We know that mind-blowing things are found all over the world, but this interesting find is one that has many questions coming forth. While we do not entirely know what lies beneath the shelves of ice in places like Antarctica, this was not necessarily like anything we’d expected. 

A study that was published recently seems to go over quite the find. It was posted under the title ‘Breaking All The Rules: The First Recorded Hard Substrate Sessile Benthic Community Far Beneath an Antarctic Ice Shelf’ and it’s quite amazing. It was published on the 15th of this month and well, ever since it’s been making headlines with good reason. 

Basically during this research scientists drilled through an ice shelf to sample the sediment beneath it. However, what they found was something that most would never imagine. The animals noted were quite present but definitely shouldn’t have been there. It took around 20 hours as is to even pierce through this ice shelf and so, the task at hand was quite a tedious one, to say the least. 

The results of this study were posted as follows going over what exactly was found:

The boulder below FSW2 is located at a depth of 1,233 m and approximately 260 km from the modern calving margin of FIS (measured as a straight line through water). However, this is in the opposite direction of the main flow of HSSW (Nicholls, 2004). Following the two main sources of HSSW would put the boulder at > 1500 km from FIS front (following HSSW from the Ronne Depression) or > 625 km from Ronnie Ice Shelf front (following HSSW formed over Berkner Bank) (Figure 2).

The boulder itself is approximately 96 cm long by 69 cm wide and around 75 cm high. Fauna is largely concentrated on the sides of the boulder (Figure 3). The upper surface of the boulder seems to have a patchy coating of sediment of a similar color to the surrounding substrate The surrounding sediments show ripples formed by currents but there is no visible evidence of infauna or mobile epifauna.

The fauna associated with the boulder can be categorized into three main types of suspension feeders: a stalked sponge, non-stalked sponges, and unidentifiable stalked taxa (possible sponges, ascidians, hydroids, barnacles, cnidarian, or polychetes). It is also possible that the stalked sponge and/or stalked taxa might be carnivorous sponges, similar to Cladorhizidae. Only one confirmed stalked sponge (Figure 3E) was observed at a length of approximately 8.9 cm; 15 non-stalked sponges were observed around the edges of the boulder, the largest of which was 6.64 cm wide by 4 cm tall. Unidentifiable stalked taxa were the most numerous group, accounting for 58% of all observed individuals (22 individuals), the longest of which was estimated to be ∼6.6 cm long (Table 2). Figure 3B shows evidence of filamentous organisms of around 1 cm in length which could not be identified further but are possibly bacterial mats or hydroids. The upper surface of the boulder (Figure 3F) may also have a covering of filamentous organisms coated by the sediment layer but none of the images available had high enough resolution to investigate this.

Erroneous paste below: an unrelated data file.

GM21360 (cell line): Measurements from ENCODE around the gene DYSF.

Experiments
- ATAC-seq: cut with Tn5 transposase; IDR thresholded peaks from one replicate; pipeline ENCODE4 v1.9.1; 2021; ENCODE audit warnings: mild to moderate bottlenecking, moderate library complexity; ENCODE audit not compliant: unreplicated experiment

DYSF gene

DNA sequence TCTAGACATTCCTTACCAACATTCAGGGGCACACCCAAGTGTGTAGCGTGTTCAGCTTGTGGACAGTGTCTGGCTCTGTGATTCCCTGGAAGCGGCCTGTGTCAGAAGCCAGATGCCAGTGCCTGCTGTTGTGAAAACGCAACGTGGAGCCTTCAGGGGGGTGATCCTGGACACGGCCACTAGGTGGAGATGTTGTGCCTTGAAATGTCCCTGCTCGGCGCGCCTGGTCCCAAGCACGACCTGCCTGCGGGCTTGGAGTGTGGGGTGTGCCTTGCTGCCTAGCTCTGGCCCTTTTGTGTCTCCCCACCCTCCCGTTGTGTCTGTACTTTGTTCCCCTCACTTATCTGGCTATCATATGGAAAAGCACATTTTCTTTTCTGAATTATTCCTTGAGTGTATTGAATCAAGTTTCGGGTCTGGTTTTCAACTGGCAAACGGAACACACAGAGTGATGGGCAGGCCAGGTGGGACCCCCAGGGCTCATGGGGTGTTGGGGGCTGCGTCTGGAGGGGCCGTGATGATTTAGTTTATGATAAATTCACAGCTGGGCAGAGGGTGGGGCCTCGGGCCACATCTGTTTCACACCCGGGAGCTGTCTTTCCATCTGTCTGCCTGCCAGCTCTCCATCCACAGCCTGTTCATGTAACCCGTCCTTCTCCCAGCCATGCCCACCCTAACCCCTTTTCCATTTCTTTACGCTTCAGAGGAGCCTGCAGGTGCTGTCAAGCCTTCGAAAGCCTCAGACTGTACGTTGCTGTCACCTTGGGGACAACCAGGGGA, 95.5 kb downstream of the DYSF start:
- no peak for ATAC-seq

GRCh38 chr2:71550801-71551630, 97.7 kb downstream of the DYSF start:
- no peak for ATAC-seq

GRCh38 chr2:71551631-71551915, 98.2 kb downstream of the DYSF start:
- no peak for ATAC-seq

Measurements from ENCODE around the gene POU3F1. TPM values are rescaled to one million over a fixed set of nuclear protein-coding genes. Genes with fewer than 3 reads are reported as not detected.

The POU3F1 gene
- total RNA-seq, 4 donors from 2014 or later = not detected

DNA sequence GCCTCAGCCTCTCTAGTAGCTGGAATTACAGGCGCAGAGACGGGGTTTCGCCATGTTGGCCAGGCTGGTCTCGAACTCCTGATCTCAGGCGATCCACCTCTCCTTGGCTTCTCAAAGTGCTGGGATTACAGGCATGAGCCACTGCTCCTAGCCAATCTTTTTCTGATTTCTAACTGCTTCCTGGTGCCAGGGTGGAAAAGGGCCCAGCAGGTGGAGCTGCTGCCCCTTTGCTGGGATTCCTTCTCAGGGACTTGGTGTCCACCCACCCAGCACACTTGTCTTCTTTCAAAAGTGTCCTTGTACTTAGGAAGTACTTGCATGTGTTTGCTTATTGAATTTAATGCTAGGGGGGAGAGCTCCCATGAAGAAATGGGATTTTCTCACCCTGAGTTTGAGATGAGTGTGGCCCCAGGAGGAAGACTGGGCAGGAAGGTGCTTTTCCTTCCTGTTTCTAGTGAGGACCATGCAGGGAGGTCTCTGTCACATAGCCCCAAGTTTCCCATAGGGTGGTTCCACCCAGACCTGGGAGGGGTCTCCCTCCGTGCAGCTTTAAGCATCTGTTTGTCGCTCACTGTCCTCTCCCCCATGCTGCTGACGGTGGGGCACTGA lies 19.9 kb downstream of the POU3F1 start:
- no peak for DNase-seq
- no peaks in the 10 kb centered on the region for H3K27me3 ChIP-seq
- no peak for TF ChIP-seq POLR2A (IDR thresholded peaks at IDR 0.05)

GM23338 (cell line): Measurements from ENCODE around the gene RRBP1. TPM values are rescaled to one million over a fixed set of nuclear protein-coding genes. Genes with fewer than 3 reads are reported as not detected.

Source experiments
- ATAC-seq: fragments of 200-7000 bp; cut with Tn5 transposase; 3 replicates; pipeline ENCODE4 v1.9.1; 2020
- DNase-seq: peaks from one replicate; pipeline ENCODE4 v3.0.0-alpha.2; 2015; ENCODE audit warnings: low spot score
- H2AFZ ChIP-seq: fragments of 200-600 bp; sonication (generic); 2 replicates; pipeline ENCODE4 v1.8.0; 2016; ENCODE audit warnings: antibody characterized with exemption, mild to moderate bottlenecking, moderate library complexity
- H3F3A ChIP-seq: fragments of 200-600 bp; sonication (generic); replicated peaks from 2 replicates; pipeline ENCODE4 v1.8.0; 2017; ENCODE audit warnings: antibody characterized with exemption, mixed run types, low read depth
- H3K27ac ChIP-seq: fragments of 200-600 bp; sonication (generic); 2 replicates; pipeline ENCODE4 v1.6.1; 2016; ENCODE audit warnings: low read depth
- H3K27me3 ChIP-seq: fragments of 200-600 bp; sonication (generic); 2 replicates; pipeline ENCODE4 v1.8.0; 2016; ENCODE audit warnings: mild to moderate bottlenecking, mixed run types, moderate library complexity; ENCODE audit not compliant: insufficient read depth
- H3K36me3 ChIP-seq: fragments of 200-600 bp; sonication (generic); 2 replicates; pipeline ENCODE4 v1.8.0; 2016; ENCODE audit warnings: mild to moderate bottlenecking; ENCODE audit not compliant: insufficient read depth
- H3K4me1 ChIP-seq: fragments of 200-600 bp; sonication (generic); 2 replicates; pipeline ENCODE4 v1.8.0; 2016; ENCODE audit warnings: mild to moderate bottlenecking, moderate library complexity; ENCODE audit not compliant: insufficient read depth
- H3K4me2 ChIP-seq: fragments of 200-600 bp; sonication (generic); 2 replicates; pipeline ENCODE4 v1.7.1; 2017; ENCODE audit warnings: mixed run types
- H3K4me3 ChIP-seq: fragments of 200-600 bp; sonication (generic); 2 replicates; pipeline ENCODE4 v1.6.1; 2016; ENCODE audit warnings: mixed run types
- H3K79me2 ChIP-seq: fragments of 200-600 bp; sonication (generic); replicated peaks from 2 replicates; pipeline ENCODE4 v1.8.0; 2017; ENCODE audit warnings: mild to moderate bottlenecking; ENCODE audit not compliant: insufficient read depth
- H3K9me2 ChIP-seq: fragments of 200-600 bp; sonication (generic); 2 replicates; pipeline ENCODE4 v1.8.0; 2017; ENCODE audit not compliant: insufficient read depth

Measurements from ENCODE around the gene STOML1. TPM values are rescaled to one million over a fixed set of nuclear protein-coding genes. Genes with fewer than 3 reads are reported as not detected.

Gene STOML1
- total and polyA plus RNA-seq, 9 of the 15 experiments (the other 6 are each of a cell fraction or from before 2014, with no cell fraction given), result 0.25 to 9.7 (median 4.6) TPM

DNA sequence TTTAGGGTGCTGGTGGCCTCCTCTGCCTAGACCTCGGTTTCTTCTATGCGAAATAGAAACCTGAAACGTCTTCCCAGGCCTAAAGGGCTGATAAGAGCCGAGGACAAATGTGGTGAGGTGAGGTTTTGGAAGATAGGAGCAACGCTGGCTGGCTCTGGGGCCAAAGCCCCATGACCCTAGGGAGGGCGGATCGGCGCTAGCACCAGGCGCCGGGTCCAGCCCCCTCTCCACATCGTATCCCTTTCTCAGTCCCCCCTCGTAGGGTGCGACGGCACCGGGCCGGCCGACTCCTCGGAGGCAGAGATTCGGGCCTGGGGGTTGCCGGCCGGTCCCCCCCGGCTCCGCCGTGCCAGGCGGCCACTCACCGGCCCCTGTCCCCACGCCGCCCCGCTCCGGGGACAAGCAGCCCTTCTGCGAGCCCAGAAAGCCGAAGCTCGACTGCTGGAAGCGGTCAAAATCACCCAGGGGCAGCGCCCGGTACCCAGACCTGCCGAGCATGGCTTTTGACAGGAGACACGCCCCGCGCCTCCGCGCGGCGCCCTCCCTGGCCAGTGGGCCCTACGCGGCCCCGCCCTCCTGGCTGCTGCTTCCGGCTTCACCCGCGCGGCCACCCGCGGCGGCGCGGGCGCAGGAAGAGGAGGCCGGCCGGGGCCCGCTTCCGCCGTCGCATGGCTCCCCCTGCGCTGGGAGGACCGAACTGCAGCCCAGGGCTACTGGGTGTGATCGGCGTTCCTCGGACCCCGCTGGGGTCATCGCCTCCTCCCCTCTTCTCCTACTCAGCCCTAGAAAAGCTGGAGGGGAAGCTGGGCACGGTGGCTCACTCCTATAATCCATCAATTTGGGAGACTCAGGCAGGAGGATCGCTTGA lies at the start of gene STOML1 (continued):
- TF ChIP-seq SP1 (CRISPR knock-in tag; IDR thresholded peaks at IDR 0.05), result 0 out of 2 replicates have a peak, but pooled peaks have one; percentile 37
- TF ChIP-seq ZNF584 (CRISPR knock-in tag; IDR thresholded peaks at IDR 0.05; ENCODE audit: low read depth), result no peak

The fauna associated with the boulder can be categorized into three main types of suspension feeders: a stalked sponge, non-stalked sponges, and unidentifiable stalked taxa (possible sponges, ascidians, hydroids, barnacles, cnidarian, or polychetes). It is also possible that the stalked sponge and/or stalked taxa might be carnivorous sponges, similar to Cladorhizidae. Only one confirmed stalked sponge (Figure 3E) was observed at a length of approximately 8.9 cm; 15 non-stalked sponges were observed around the edges of the boulder, the largest of which was 6.64 cm wide by 4 cm tall. Unidentifiable stalked taxa were the most numerous group, accounting for 58% of all observed individuals (22 individuals), the longest of which was estimated to be ∼6.6 cm long (Table 2). Figure 3B shows evidence of filamentous organisms of around 1 cm in length which could not be identified further but are possibly bacterial mats or hydroids. The upper surface of the boulder (Figure 3F) may also have a covering of filamentous organisms coated by the sediment layer but none of the images available had high enough resolution to investigate this.

I know, that might not sound like much to some but for many of us it really gets our minds turning. These creatures are living in complete darkness and because the conditions they’re existing in overall are quite special, they are all the more interesting. They do not live under any kind of bustling water column or anything of the sort, they are literally under about half of a mile of solid ice and unable to really go out and look for food. More research needs to be done to truly understand how these creatures are continuing to thrive as they are.

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